- prevent long-term damage
They work by targeting specific parts of the immune system.
However, biologics are not suitable for everyone, especially those who are prone to frequent infections.
In these cases, a doctor
Another option is tofacitinib (Xeljanz).
Nonsteroidal anti-inflammatory drugs (NSAIDs), such as ibuprofen, reduce inflammation, pain, and swelling. A person can apply them to the skin or take them by mouth.
If this is not effective, a doctor can prescribe a stronger pain relief medication.
People with PsA should always ask their doctor before taking NSAIDs or other over-the-counter drugs, as there may be adverse effects or interactions with other medications.
Steroid treatment can help reduce inflammation, swelling, and pain during a flare. They are available as a topical treatment to apply on the skin, in tablet form, or a doctor may inject the drug directly into the joint.
Long-term use can lead to adverse effects, so a doctor will only prescribe steroids during a flare and when symptoms are severe.
Disease-modifying antirheumatic drugs (DMARDs) suppress substances in the body that cause inflammation. They can help to limit joint damage, reduce pain, and slow the progression of PsA.
Adverse effects include:
- a stomach upset, nausea, and diarrhea
Long-term side effects include:
- increased risk of infection
- liver damage
DMARDs are a long-term option that can help manage PsA overall.
During a flare, a person may benefit from:
- getting medical help as soon as symptoms appear
- following their current treatment plan
- getting enough rest and sleep
- reducing activity levels
- doing low impact exercise, such as tai chi, yoga, and swimming, unless it will worsen symptoms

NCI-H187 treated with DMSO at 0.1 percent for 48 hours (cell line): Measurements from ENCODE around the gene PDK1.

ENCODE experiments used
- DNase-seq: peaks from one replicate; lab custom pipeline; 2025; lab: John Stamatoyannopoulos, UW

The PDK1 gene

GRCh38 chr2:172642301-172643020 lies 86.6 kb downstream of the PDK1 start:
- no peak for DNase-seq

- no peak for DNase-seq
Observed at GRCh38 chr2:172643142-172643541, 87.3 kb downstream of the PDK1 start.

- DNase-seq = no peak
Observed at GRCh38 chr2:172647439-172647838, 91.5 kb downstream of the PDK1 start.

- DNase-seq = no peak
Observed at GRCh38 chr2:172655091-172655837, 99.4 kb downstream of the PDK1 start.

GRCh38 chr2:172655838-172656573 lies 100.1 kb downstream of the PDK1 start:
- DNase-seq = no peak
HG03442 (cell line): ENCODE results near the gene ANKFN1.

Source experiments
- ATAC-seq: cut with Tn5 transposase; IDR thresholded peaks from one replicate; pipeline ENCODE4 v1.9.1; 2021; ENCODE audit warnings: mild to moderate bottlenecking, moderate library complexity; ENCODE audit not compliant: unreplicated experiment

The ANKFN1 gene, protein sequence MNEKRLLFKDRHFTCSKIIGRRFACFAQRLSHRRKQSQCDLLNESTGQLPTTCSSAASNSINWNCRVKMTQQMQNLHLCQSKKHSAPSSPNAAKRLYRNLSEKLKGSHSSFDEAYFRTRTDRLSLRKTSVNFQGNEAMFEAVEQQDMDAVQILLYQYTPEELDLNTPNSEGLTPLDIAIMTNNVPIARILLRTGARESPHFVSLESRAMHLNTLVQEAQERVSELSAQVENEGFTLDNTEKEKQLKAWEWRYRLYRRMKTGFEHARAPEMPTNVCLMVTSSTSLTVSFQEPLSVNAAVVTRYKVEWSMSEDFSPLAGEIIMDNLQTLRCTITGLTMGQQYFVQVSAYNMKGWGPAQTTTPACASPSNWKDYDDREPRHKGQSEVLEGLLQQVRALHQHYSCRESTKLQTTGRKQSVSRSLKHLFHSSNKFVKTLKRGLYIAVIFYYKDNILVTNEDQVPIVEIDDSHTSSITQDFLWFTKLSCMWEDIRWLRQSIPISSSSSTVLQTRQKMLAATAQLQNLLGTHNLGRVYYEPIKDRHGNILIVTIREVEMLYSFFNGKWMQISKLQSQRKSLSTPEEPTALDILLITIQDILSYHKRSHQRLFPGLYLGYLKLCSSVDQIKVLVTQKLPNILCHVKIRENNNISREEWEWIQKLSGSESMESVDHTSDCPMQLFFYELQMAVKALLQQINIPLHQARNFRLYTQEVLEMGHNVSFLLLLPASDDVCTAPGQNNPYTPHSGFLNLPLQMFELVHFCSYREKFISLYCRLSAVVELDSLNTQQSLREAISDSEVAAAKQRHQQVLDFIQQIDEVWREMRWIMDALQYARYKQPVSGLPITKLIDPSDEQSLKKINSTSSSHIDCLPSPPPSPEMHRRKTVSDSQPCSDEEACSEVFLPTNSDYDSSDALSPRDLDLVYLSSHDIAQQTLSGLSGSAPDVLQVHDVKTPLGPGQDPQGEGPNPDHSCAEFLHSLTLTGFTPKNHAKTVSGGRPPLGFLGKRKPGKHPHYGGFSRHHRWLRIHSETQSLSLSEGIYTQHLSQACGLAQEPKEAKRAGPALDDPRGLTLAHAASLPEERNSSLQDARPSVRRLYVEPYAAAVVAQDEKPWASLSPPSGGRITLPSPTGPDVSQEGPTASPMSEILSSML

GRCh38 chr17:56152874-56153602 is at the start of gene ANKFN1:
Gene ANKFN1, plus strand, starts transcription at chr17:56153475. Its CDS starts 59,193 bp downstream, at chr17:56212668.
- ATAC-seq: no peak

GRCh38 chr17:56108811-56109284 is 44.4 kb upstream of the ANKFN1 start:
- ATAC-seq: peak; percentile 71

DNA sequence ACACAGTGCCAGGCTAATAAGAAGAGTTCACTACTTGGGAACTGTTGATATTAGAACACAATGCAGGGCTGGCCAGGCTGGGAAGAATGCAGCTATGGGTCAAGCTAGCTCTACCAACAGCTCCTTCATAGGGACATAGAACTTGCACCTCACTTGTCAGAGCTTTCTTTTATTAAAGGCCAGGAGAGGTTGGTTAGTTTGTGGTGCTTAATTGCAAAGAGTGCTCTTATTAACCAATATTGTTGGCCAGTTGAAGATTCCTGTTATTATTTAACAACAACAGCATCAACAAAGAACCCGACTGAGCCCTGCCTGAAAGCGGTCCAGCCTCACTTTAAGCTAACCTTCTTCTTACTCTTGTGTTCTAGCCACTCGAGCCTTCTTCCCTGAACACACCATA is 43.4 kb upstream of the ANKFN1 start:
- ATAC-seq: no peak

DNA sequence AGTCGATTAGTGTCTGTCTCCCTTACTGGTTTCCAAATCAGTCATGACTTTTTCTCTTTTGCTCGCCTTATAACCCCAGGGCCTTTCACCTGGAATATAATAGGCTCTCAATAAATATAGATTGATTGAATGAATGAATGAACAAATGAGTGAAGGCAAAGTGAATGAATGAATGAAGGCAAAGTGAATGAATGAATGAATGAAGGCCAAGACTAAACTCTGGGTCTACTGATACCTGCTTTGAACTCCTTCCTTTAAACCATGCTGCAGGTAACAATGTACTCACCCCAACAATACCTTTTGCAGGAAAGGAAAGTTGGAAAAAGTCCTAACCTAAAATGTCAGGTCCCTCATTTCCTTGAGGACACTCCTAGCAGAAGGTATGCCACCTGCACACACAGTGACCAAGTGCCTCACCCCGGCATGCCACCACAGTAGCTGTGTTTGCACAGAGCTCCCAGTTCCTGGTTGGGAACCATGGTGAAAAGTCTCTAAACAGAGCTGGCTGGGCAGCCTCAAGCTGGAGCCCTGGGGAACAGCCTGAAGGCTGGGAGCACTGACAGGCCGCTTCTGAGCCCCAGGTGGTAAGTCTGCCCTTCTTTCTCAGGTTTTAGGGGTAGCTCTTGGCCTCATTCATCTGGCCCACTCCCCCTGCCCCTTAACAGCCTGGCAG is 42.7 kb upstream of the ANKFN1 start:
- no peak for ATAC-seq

- following a balanced diet
- limiting alcohol intake, if relevant
- limiting stress, where possible
Smoking can make symptoms worse and increase the risk of long-term problems.
These strategies can also help reduce the risk of cardiovascular disease, high blood pressure, diabetes, and other health conditions that can occur alongside PsA.
Learning as much as possible about PsA, its effects, and the treatment options available can help a person feel in control of their situation and equip them to take an active role in staying as well as possible.
A 2018 systematic
- indigo naturalis
- curcumin, found in turmeric
- fish oil
- some dietary choices
Physical therapy may also help.
In 2018, some
What natural remedies might help with PsA? Find out here.
Here are some questions people often ask about PsA.
What does a PsA flare feel like?
Early signs of a PsA flare include fatigue together with throbbing pain, swelling, and stiffness in the joints. The tendons may also be painful. In addition, a person may notice swelling in the fingers and toes and worsening skin symptoms.
What aggravates PsA?
Triggers for a flare include smoking, mental or physical stress, injury, some medications, illness, and infection.
How do you calm a PsA flare?
Ways of reducing inflammation and pain include the use of NSAIDs such as ibuprofen and corticosteroids. A doctor may prescribe the long-term use of DMARDs or biologics to reduce the risk of a flare and lessen the symptoms if they occur.
PsA is a type of psoriatic disease that can lead to joint problems, fatigue, and other symptoms. Symptoms can worsen during a flare.
Getting an early diagnosis, starting treatment as soon as possible, and knowing and avoiding triggers can help reduce the number of flares and the severity of symptoms.
A doctor can help manage a flare by prescribing or adjusting medication. Following the doctor’s instructions about medication and lifestyle measures can also help an individual manage a flare.
In the long term, new biologic drugs and other therapies are showing promise for reducing flares, managing symptoms, and possibly slowing the progress of PsA.